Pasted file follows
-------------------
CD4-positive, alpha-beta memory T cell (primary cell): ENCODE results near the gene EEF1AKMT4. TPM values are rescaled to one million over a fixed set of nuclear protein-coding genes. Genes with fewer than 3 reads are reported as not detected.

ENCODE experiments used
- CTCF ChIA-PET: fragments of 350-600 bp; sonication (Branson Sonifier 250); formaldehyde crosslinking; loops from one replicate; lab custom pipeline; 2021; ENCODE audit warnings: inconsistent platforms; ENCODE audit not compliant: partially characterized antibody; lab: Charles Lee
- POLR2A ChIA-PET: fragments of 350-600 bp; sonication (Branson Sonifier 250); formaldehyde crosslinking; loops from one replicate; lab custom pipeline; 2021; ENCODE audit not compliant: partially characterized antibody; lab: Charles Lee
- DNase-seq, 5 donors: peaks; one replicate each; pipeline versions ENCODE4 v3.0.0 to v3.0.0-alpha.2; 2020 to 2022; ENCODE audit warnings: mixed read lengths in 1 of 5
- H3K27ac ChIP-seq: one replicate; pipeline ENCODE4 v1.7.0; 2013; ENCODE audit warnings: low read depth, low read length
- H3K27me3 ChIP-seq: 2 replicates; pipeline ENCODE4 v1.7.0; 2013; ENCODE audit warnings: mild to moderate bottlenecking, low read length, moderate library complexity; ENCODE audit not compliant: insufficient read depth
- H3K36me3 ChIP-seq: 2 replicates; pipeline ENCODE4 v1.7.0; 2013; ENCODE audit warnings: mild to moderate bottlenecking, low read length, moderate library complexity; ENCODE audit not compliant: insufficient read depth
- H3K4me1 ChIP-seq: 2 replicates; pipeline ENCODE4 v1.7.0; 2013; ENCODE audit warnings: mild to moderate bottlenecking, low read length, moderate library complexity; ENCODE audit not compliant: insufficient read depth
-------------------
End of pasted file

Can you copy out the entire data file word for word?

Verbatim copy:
CD4-positive, alpha-beta memory T cell (primary cell): ENCODE results near the gene EEF1AKMT4. TPM values are rescaled to one million over a fixed set of nuclear protein-coding genes. Genes with fewer than 3 reads are reported as not detected.

ENCODE experiments used
- CTCF ChIA-PET: fragments of 350-600 bp; sonication (Branson Sonifier 250); formaldehyde crosslinking; loops from one replicate; lab custom pipeline; 2021; ENCODE audit warnings: inconsistent platforms; ENCODE audit not compliant: partially characterized antibody; lab: Charles Lee
- POLR2A ChIA-PET: fragments of 350-600 bp; sonication (Branson Sonifier 250); formaldehyde crosslinking; loops from one replicate; lab custom pipeline; 2021; ENCODE audit not compliant: partially characterized antibody; lab: Charles Lee
- DNase-seq, 5 donors: peaks; one replicate each; pipeline versions ENCODE4 v3.0.0 to v3.0.0-alpha.2; 2020 to 2022; ENCODE audit warnings: mixed read lengths in 1 of 5
- H3K27ac ChIP-seq: one replicate; pipeline ENCODE4 v1.7.0; 2013; ENCODE audit warnings: low read depth, low read length
- H3K27me3 ChIP-seq: 2 replicates; pipeline ENCODE4 v1.7.0; 2013; ENCODE audit warnings: mild to moderate bottlenecking, low read length, moderate library complexity; ENCODE audit not compliant: insufficient read depth
- H3K36me3 ChIP-seq: 2 replicates; pipeline ENCODE4 v1.7.0; 2013; ENCODE audit warnings: mild to moderate bottlenecking, low read length, moderate library complexity; ENCODE audit not compliant: insufficient read depth
- H3K4me1 ChIP-seq: 2 replicates; pipeline ENCODE4 v1.7.0; 2013; ENCODE audit warnings: mild to moderate bottlenecking, low read length, moderate library complexity; ENCODE audit not compliant: insufficient read depth